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Submitted by Shanta on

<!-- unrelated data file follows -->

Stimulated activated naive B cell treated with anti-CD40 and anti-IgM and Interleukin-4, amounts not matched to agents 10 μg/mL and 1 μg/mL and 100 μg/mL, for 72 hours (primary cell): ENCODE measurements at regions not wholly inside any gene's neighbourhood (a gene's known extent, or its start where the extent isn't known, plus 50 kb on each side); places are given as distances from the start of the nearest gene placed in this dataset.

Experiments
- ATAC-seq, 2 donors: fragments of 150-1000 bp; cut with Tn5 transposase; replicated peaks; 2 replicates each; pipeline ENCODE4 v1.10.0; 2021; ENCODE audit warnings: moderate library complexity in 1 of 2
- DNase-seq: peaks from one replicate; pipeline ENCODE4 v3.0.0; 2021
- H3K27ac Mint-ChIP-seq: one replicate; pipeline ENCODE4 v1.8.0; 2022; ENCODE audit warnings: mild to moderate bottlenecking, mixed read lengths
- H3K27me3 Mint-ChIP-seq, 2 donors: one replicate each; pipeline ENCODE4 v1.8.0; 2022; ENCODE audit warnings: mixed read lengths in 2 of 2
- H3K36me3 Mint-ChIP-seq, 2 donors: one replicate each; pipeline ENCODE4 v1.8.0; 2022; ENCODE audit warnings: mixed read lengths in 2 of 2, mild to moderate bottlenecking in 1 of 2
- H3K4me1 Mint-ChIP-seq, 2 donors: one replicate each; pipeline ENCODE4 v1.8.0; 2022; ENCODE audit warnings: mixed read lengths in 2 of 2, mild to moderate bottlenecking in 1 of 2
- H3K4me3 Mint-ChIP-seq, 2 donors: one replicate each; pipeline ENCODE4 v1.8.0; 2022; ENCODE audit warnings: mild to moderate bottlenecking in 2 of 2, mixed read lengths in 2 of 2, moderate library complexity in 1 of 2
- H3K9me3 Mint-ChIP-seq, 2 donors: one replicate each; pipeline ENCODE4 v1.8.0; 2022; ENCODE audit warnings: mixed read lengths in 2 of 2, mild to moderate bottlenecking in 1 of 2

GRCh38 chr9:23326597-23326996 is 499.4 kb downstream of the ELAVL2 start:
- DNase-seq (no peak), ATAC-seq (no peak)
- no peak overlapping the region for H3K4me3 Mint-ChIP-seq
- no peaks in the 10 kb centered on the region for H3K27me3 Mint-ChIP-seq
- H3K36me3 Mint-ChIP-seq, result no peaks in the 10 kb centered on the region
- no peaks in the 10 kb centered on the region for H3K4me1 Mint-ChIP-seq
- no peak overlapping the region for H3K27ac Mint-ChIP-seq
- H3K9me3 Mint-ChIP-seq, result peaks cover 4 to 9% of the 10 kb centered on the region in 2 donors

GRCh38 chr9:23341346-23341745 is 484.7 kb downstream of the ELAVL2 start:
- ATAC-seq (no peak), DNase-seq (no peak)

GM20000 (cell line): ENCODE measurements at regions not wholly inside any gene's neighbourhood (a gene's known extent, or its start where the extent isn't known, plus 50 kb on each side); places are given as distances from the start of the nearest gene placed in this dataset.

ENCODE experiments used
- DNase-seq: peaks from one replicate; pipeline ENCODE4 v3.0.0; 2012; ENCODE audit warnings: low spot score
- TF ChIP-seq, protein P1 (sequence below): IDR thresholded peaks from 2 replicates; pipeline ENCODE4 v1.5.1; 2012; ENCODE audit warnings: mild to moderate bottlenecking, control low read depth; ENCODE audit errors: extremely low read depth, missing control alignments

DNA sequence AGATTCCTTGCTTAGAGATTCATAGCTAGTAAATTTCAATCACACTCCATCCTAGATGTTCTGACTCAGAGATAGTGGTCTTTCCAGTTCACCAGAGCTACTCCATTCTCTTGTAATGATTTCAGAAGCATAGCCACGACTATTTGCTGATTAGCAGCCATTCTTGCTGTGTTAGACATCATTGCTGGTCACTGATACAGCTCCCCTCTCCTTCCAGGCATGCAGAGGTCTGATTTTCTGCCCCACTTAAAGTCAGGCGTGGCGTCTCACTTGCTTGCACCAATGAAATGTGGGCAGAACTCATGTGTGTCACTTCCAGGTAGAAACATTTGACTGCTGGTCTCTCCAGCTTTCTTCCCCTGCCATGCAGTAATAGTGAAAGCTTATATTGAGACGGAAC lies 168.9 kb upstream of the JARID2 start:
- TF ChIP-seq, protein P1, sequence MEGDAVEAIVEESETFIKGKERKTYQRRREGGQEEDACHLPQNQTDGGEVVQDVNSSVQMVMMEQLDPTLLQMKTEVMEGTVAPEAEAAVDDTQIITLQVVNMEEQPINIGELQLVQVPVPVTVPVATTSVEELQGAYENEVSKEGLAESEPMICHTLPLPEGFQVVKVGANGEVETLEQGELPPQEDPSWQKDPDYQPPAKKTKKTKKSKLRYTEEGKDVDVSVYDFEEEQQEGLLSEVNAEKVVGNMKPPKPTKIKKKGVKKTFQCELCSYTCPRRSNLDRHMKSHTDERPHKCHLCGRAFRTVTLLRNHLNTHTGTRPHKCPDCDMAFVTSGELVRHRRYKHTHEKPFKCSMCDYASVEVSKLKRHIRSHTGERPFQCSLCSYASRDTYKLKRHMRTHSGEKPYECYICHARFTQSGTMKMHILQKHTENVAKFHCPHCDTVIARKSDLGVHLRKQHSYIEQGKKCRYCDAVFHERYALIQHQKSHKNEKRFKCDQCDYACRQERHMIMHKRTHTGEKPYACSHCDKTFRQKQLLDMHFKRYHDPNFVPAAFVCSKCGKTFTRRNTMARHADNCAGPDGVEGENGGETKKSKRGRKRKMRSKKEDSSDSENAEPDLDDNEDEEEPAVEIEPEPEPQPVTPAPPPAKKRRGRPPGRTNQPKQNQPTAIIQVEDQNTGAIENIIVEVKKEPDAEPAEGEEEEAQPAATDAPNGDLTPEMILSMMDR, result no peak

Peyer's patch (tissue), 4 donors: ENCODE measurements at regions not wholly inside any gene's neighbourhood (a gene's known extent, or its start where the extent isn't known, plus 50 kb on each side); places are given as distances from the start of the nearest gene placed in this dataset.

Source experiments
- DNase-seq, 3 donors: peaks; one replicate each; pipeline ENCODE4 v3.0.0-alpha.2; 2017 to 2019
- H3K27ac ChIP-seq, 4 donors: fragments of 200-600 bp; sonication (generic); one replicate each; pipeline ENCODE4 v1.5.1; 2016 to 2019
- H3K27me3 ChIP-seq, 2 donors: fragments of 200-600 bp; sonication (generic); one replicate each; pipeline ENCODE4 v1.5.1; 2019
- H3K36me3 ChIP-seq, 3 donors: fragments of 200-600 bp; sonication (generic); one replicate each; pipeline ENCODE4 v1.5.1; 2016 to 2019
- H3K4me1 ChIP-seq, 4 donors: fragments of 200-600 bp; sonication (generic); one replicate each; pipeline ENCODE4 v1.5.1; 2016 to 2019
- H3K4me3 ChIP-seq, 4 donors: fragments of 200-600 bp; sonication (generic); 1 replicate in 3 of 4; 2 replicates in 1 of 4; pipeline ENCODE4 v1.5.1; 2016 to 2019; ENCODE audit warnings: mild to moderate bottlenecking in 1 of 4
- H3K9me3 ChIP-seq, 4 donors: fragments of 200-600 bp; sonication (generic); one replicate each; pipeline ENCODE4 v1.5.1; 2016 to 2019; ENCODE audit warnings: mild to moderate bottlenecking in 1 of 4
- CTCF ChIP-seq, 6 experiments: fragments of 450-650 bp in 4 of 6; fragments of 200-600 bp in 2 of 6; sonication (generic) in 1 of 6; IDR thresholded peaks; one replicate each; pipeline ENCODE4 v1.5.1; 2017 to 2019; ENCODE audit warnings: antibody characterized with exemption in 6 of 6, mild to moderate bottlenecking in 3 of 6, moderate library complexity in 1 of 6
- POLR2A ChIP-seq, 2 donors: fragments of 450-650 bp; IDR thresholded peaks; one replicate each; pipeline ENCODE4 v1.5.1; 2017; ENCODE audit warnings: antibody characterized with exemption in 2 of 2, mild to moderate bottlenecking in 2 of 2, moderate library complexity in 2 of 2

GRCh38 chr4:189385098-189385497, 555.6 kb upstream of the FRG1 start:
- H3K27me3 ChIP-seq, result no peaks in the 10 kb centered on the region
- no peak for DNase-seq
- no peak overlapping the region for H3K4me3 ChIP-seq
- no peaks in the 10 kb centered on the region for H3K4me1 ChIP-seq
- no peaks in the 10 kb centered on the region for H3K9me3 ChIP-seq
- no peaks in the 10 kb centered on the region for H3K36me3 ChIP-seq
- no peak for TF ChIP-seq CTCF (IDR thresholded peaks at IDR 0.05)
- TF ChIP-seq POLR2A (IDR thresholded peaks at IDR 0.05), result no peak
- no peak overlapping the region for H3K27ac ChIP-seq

Thanks for your comment, Johanna. I think we are saying the same things, perhaps with different labels. First, the "economic lens" does not equate the benefits of migration with the total gains to the economy. It explicitly identifies the numerous winners and losers (migrants' families, host populations, etc.) and estimates the costs and benefits to them. These costs and benefits were the ones I cited in my blog post. Second, we agree that the benefits in receiving countries depend on the skill levels. Third, I'm not sure whether what you call the "culture of migration" is different from the general incentive to migrate, rather than anything specific to the brain gain. For instance, low-skilled people pay brokers large sums of money to migrate, which is not that different from people investing in higher education to increase their chances of migration. And you're right that the brain gain will take time to be registered as the better trained graduates are absorbed into the labor market. Here too I think we agree, because I was saying that the salary structure in source-country labor markets often prevents countries from benefiting from migration. Fourth, paying competitive salaries is not unrealistic if, as I suggested, they are paid only to those individuals who are internationally competitive, not to the rest of the profession as well. I realize this may be politically difficult, but it's important to understand what the constraint is (it isn't a purely fiscal constraint). Your final point is actually my final point too: that the economic case for migration is so compelling, that the reasons for its resistance must lie elsewhere, in culture and behavior. I hope we can work together in better understanding these phenomena, so we can design better policies to help migrants, those left behind, and those in receiving countries. Regards, Shanta